Where Does Coffee Come From?


More and more people want to know where their food comes from, and we think it’s a great trend! Learning more about farming and how much effort goes into producing the food and drinks you love can give you an even greater appreciation for them.

It can also help you make more intentional, informed decisions about the food you eat. Not all food is created equal, especially when it comes to coffee! Some coffee growers cover their plants in pesticides and grow them in less than ideal conditions, which affects the flavor and quality of the beans.

But knowledge is power, and in this article we’re going to teach you where your coffee comes from and how to spot coffee brands that are producing high quality beans.

Where Does Coffee Come From?

View Coffee Seedlings Here

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How to Grow Coffee?

Coffee beans grow on coffee plants, a type of bush that has dark green, waxy leaves. Coffee plants thrive in tropical environments, so most coffee is grown in warm parts of Asia, Africa, Central America, and South America.

One of the weirdest things about coffee is that it needs harsh growing conditions to develop the subtle, nuanced flavors that us coffee lovers crave. If coffee beans grow and mature too quickly, they don’t have a chance to develop the complex sugars that give them so much of their flavor.

That’s why coffee is grown in places that other plants usually aren’t—on mountains at high elevations and in the shade. Coffee growers are intentionally trying to slow down the growth of their coffee plants so that they produce better beans!

Some coffee growers, however, plant their coffee in big fields cleared of all trees so they can fit more coffee plants on their plot of land. This practice requires a lot of pesticides and really hurts the quality of the coffee. We’ll teach you how to avoid coffee grown this way in the coffee buying tips section!

How is Coffee Harvested?

Harvesting machines can be hard to use high up in the mountains where coffee is planted. It’s easier for a person to navigate the steep slopes, so a lot of coffee is still picked by hand.

Pickers might selectively harvest the beans, meaning they only pick the ripest, readiest beans. You can also strip pick coffee beans, which means that you take all the beans off the coffee plant regardless of whether or not they’re ripe. The former is a much more expensive way to harvest beans, so the coffee costs more, but it is better quality.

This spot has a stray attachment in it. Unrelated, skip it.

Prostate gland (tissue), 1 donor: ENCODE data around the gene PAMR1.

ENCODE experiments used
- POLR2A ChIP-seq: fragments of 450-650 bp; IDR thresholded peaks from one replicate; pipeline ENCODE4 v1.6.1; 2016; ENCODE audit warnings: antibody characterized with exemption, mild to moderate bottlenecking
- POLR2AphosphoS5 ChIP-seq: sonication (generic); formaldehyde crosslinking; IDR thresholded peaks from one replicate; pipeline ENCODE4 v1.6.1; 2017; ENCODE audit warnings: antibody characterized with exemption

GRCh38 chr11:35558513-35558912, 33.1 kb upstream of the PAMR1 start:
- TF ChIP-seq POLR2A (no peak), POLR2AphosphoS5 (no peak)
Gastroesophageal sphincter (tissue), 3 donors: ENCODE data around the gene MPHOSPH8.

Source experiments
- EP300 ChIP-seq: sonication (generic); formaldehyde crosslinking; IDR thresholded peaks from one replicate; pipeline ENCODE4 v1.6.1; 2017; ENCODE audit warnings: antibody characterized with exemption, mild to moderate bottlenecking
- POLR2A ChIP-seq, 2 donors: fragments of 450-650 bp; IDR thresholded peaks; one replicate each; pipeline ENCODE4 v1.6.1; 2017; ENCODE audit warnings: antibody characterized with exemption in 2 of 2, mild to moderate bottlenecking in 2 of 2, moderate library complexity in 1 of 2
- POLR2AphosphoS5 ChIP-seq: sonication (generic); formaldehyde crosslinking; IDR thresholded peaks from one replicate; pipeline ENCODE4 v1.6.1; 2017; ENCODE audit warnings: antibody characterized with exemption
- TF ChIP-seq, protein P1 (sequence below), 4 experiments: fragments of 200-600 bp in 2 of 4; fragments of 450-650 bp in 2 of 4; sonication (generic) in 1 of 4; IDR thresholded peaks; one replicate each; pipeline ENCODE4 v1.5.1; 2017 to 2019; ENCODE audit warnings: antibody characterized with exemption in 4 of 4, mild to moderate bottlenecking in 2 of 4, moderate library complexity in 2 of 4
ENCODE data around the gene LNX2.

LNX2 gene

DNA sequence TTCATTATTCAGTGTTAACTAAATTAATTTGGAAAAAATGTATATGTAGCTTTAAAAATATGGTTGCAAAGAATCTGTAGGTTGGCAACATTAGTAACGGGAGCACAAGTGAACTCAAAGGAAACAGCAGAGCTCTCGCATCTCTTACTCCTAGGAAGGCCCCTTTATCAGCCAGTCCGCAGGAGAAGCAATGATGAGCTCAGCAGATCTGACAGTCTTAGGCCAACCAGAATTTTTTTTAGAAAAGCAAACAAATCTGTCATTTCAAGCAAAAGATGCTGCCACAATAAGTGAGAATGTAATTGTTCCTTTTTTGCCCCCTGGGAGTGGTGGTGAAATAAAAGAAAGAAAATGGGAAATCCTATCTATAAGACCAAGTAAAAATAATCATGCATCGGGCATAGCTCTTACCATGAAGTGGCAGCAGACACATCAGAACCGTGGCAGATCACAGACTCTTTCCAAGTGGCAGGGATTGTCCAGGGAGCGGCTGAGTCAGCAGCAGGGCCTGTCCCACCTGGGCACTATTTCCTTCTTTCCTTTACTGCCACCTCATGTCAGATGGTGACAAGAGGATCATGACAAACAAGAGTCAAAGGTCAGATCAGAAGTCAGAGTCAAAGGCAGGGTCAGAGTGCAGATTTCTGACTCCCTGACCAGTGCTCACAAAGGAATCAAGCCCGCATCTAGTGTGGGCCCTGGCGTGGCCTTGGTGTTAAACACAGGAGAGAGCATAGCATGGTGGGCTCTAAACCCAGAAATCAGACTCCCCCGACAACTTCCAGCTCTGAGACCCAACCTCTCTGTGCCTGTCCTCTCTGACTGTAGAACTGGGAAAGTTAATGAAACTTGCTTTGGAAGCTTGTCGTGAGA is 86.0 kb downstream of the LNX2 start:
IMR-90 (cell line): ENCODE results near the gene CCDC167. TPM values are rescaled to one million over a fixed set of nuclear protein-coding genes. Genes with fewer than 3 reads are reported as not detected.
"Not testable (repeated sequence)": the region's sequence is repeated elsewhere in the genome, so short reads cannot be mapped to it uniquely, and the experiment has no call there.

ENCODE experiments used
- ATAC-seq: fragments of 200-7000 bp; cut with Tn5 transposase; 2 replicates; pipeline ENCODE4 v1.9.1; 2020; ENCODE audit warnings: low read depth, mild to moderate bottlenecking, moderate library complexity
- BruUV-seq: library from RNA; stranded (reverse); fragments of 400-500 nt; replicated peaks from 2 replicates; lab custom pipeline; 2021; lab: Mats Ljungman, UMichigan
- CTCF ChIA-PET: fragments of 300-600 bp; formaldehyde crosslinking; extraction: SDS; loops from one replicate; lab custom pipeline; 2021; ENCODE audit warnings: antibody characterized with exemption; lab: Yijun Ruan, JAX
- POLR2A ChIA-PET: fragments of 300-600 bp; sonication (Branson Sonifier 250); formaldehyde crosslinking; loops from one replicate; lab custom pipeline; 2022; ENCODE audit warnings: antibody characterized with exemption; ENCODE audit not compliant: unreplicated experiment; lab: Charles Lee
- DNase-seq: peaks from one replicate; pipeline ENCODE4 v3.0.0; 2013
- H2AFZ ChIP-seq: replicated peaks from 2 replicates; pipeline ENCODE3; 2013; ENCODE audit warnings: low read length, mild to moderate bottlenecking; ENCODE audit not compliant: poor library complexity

Coffee Buying Tips

If your coffee beans are grown at a high elevation and roasted properly, they’ll taste amazing, just like you’d expect! The problems come in when coffee growers don’t follow the process outlined above in order to increase profits.

To maximize the amount of beans they can grow on their plot, some growers will clear big plots of land of all their trees and grow their coffee plants directly in the sun. Coffee isn’t supposed to be grown this way because it will get too hot in the direct sunlight and mature too quickly, leading to lower quality beans.

Coffee plants grown in the sun are also require more pesticides and chemical fertilizers. Insects overpopulate the plants when they’re grown in the sun, so farmers have to spray them with more pesticides. More chemical fertilizer is also required because there isn’t any tree cover in the fields. When it rains, the plants aren’t protected from rainfall, so a lot of the fertilizer gets washed away and needs to be reapplied.

If you’re not a huge fan of bland, flat coffee or lots of chemicals being sprayed all over your coffee, look for coffee brands that say “shade grown” or “organic.”  Those coffee plants are grown in the shade, so they’ll have superior flavor. You should also try to find bags of coffee that say “hard beans” somewhere on the packaging. Hard beans are grown at high elevations of at least 3,000 feet, so they’ll taste better than ones grown at lower elevations and have lots of those complex, nuanced flavors you love!

Although some people love dark roasted coffee like us, it’s worth pointing out here that the coffee beans used to make dark roasts are often lower in quality. Since dark roasts have so many intense, smoky flavors that cover over the original flavor of the beans, coffee growers stick a lot of their lower quality beans in dark roasts. If you want a cup of coffee full of the highest quality beans, go for a cup of light or medium roast instead of dark roast.

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